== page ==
Some folks say “rosé season” is long past, but rosé wines are perfect with holiday meals. Whether your centerpiece is turkey or ham, and especially if you’ve dug out your fancy salmon recipes, rosé is the ideal middle ground between a too-light white and a too-robust red.
But rosés aren’t one-size-fits-all wines, so I’ve found two locally purchasable ones with starkly distinct flavor profiles that you can pair with your particular menu. And if you’re like my friend who’s brave enough to roast a standing-rib of beef every year, don’t look away: I’ll have a red recommendation for you at the end.
First up, on the sturdier side of the spectrum, Charles and Charles Columbia Valley Rosé 2013 is my choice for a traditional turkey dinner. From Washington’s Columbia Valley, it’s a French-grape blend — largely Syrah (86 percent) with Cinsault, Grenache, Counoise and Mourvedre rounding out the team. All those red grapes combine to create a wine that pours a bit darker, and tastes a bit more tannic, than your average rosé.
Charles and Charles Rosé is a collaboration between Charles Bieler and Charles Smith, two independent winemakers who decided in 2008 to try to make world-class rosé in Washington state. Bieler had a history of making wine in the south of France but, according to his online account, wanted to branch out to Washington, so he contacted Smith, who had been making unconventional (yet delicious) Washington wines for many years. According to their website, “Making kick-ass wines is our thing,” and their rosé doesn’t disappoint.
This wine opens with a very light whiff of raspberry jam, but the portent of sweetness does not follow through in the taste — which is dry, sturdy and tannic. It’s medium bodied, with flavors of wild strawberry and honeydew melon ending in a short, sharp finish of citrus or maybe melon rind. It may sound astringent, but it’s definitely not. It’s a bit edgy, but the overall effect is food-friendly and palate-cleansing.
Speaking of food, I’d put Charles and Charles Rosé on the table with a turkey dinner, rather than offering it by itself. It can stand up to your roasted tom (turkey, not cat), savory stuffing and all the sides. I learned by happy accident that it’s surprisingly good with broccoli soup. (12.8 percent ABV; $12; available at several local wine shops.)
My second rosé recommendation is much more delicate, much less edgy and it comes with quite a pedigree. In fact, as soon as I saw it on the cover of “Wine Spectator” I thought there was no way I’d ever drink this wine. Back in June (“rosé season,” remember) it was all anyone could write about and the hype really turned me off. I ultimately caved and bought a bottle, shaped differently from most wine bottles to radiate “specialness,” but waited months to open it. When I finally did, I learned an important lesson: Occasionally, hype is justified.
The wine I’m referring to is Miraval Cotes de Provence Rosé 2013, produced at Brad Pitt and Angelina Jolie’s French vineyards. Miraval Rosé actually is made by Marc Perrin, part of the five-generation winemaking family currently responsible for producing world-class Chateau de Beaucastel Chateuneuf-du-Pape in Avignon, roughly 150 kilometers northwest of Brangelina’s 1,000-plus acre estate with its seven microclimates and reputed $60-million price tag (and yes, I’m just envious).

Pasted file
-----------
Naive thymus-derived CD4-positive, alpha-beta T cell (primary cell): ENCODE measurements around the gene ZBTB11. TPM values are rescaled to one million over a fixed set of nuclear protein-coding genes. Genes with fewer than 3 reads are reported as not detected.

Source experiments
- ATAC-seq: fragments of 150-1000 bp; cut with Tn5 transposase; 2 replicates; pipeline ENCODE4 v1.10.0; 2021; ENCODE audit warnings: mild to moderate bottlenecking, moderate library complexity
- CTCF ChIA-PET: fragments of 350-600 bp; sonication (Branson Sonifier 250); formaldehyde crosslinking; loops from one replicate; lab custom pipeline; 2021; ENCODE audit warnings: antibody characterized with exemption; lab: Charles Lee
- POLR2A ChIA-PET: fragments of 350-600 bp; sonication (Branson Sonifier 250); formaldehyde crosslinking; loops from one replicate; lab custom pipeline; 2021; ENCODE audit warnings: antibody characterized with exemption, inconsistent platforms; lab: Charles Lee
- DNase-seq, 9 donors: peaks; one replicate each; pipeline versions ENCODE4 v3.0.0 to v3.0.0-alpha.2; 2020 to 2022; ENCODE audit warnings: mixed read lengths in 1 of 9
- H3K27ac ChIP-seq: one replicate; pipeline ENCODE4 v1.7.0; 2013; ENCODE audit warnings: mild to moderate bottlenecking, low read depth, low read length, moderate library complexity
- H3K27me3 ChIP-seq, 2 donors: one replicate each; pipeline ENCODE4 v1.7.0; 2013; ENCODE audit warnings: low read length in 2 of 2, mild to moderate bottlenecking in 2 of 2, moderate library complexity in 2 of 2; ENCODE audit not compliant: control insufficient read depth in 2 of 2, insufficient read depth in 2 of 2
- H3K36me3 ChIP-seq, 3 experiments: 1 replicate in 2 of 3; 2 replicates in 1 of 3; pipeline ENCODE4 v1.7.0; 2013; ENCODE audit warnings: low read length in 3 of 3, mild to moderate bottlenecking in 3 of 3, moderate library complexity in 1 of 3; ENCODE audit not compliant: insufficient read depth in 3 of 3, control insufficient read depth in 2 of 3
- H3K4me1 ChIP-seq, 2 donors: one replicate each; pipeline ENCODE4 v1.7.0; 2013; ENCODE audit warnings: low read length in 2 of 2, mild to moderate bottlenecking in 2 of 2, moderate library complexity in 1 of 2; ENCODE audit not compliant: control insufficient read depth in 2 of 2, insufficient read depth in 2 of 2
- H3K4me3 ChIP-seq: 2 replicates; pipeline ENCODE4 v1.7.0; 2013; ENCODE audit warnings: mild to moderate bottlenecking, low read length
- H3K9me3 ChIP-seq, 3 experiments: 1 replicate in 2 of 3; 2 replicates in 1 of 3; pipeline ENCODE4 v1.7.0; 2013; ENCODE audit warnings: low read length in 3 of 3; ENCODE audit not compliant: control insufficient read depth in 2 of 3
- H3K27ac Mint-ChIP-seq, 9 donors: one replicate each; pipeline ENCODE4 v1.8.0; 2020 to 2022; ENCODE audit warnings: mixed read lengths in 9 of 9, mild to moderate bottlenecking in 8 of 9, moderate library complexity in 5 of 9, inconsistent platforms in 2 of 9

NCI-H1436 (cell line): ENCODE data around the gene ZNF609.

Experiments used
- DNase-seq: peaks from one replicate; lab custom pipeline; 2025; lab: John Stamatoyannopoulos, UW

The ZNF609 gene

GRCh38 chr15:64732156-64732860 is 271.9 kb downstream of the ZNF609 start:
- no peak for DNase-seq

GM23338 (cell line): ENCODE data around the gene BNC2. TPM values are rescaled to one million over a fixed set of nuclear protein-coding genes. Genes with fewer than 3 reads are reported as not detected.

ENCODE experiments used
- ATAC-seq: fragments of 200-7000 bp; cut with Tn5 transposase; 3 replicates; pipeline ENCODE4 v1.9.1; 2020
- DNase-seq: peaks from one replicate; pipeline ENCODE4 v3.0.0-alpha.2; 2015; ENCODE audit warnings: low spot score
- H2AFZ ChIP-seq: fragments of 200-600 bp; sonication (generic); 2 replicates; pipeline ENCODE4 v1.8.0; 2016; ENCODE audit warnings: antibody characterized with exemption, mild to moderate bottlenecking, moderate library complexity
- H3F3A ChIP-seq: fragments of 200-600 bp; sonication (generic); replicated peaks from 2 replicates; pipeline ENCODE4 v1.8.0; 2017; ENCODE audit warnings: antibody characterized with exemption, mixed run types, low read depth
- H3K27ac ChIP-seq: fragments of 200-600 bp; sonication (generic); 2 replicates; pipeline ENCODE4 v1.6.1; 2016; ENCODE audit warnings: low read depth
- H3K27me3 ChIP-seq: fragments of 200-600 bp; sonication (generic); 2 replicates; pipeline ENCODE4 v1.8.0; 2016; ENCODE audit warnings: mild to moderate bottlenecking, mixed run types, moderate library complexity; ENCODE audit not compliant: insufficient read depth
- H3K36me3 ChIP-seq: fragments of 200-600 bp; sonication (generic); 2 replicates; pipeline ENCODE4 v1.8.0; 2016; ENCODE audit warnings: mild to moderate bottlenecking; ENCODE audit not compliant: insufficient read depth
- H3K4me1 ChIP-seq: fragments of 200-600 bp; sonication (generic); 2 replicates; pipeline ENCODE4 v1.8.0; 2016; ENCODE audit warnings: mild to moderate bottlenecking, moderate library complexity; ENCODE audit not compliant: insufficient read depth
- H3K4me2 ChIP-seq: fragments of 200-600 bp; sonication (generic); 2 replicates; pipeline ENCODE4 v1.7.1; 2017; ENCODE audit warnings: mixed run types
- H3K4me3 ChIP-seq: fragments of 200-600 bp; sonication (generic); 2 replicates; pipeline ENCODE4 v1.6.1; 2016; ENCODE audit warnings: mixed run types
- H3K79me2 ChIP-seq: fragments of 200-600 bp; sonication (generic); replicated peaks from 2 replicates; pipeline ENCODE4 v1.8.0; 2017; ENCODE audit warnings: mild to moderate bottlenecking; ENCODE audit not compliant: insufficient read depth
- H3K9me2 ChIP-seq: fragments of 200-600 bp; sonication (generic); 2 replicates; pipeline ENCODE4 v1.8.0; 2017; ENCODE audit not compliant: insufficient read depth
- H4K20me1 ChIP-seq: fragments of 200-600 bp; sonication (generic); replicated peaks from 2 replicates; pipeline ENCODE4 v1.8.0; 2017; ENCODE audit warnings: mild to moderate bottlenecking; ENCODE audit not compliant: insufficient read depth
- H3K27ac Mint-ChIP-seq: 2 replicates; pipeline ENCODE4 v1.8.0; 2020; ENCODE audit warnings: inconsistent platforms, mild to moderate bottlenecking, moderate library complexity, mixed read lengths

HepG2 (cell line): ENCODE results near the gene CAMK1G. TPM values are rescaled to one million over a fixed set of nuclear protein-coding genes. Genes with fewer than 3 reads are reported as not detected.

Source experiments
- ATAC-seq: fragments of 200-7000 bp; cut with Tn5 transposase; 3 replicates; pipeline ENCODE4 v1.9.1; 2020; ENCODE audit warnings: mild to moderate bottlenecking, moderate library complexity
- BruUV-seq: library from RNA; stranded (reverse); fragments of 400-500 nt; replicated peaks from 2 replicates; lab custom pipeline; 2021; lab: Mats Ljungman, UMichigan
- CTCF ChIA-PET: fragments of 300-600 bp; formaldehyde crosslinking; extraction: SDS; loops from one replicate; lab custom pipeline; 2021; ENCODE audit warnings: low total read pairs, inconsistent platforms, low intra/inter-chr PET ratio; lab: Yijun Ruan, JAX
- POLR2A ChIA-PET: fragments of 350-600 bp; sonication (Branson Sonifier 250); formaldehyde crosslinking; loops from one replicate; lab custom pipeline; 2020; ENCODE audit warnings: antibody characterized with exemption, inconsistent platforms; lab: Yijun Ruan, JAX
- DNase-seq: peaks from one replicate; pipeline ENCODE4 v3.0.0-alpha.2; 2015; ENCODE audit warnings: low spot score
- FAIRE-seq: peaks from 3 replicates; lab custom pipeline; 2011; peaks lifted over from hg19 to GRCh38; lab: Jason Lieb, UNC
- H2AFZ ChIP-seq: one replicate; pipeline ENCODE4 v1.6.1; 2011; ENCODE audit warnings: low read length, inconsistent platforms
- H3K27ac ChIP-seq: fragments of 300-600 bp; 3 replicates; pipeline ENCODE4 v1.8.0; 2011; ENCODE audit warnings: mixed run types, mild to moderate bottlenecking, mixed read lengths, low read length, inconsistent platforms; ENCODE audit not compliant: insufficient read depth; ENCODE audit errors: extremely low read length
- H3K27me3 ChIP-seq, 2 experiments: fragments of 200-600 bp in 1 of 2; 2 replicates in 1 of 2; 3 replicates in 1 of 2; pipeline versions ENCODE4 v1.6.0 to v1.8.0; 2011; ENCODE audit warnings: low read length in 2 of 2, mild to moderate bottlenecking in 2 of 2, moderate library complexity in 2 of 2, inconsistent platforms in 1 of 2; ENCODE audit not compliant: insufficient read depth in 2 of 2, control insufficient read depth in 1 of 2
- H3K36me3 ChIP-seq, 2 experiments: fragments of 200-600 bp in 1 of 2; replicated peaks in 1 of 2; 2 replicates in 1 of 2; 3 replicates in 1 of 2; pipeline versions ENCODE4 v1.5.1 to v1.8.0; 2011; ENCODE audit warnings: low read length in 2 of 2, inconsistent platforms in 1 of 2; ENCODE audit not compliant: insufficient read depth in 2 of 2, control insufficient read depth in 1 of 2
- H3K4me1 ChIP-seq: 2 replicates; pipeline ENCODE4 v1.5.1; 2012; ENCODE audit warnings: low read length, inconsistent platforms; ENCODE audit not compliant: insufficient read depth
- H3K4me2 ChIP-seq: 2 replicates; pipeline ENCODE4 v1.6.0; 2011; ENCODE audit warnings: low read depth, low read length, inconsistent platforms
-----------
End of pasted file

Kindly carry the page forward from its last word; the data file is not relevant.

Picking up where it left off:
Anyway, Miraval Rosé blends three red grapes (Grenache, Syrah and Cinsault) with Rolle (a white grape possibly better known by its Italian name, Vermentino), grown in accordance with organic-farming practices. It’s produced primarily in stainless-steel vats, but a small percentage of the wine is fermented in oak barrels, adding an extra smidge of tannin to the limited amount the juice can absorb during its brief contact with the red grapes’ skins.
The wine pours a pale, bright orange — like thinly sliced raw salmon — with aromas that rise to the lip of the glass. Those aromas are primarily of tart red apple, lemon and red currant — a fragrance something like carnations only minus the spice. Miraval’s flavors are tart, combining soft red fruits with a drop of tangerine, more apple (maybe even crabapple) and a distinct, if subtle, grapey-ness on the ultra-long finish. What you’ll probably notice most about this wine is its sky-high acid level, which contributes to its overall sensations of dryness, silkiness and elegance.
Miraval is so light, fresh and dry it almost floats out of the glass, but that’s what makes it perfect with food. Unlike Charles and Charles, however, Miraval works best with ham and salmon, not so much with turkey (and especially not with heavy stuffing or sweet yams). It does like a good French goat cheese, though, and can easily stand alone during cocktail hour. So, even if I don’t like all the hype surrounding its parentage, I do like the wine — and I think you will, too. (13 percent ABV; $25 available at several local wine shops.)
Now, I promised a red wine for you standing-rib lovers, so here it is: Left Coast Cellars “Right Bank” Pinot Noir 2009. This Oregon Pinot Noir from the Willamette (rhymes with “dammit”) Valley has enough body and tannin to stand up to beef, yet is welcoming and ready to drink now. The grapes come from a single small vineyard planted largely in Pommard-clone Pinot Noir (Pommard being one of the most outstanding regions of southern Burgundy; I can recommend a nice hotel there, if you need one).
“Right Bank” Pinot pours dark garnet and is a full-bodied wine with mingled herb-and-berry aromas followed by mineral-enhanced cherry and blueberry flavors and a long, lingering finish. As much as 30 percent of the wine is aged in new-oak barrels, so tannins will be noticeable but in a nicely dry way — not overwhelmingly oaky. It’s got the acid needed to complement a roast, but will also show off your Yorkshire pudding and parsnips. (14 percent ABV; $30; at shops served by distributor Rush Wines.)